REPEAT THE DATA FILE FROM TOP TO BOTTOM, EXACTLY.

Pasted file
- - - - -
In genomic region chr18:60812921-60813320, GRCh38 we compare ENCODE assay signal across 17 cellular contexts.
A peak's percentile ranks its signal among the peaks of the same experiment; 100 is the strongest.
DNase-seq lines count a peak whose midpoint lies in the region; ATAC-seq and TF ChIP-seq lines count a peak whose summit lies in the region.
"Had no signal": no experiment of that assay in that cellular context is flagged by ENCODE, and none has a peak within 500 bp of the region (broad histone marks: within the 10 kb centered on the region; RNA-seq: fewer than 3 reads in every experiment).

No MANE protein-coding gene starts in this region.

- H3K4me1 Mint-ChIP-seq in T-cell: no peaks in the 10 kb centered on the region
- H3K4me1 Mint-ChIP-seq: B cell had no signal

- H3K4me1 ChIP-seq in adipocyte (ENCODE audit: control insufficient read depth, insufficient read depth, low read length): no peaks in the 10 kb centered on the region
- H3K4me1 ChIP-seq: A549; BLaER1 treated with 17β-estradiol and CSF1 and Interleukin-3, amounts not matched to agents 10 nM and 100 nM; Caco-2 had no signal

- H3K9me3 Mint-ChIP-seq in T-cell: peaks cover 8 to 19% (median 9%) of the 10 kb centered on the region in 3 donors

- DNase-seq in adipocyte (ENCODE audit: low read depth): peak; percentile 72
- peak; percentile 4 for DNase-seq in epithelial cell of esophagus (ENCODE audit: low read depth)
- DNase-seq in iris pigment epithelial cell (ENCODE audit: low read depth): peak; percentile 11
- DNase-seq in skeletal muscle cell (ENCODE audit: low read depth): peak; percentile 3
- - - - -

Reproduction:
In genomic region chr18:60812921-60813320, GRCh38 we compare ENCODE assay signal across 17 cellular contexts.
A peak's percentile ranks its signal among the peaks of the same experiment; 100 is the strongest.
DNase-seq lines count a peak whose midpoint lies in the region; ATAC-seq and TF ChIP-seq lines count a peak whose summit lies in the region.
"Had no signal": no experiment of that assay in that cellular context is flagged by ENCODE, and none has a peak within 500 bp of the region (broad histone marks: within the 10 kb centered on the region; RNA-seq: fewer than 3 reads in every experiment).

No MANE protein-coding gene starts in this region.

- H3K4me1 Mint-ChIP-seq in T-cell: no peaks in the 10 kb centered on the region
- H3K4me1 Mint-ChIP-seq: B cell had no signal

- H3K4me1 ChIP-seq in adipocyte (ENCODE audit: control insufficient read depth, insufficient read depth, low read length): no peaks in the 10 kb centered on the region
- H3K4me1 ChIP-seq: A549; BLaER1 treated with 17β-estradiol and CSF1 and Interleukin-3, amounts not matched to agents 10 nM and 100 nM; Caco-2 had no signal

- H3K9me3 Mint-ChIP-seq in T-cell: peaks cover 8 to 19% (median 9%) of the 10 kb centered on the region in 3 donors

- DNase-seq in adipocyte (ENCODE audit: low read depth): peak; percentile 72
- peak; percentile 4 for DNase-seq in epithelial cell of esophagus (ENCODE audit: low read depth)
- DNase-seq in iris pigment epithelial cell (ENCODE audit: low read depth): peak; percentile 11
- DNase-seq in skeletal muscle cell (ENCODE audit: low read depth): peak; percentile 3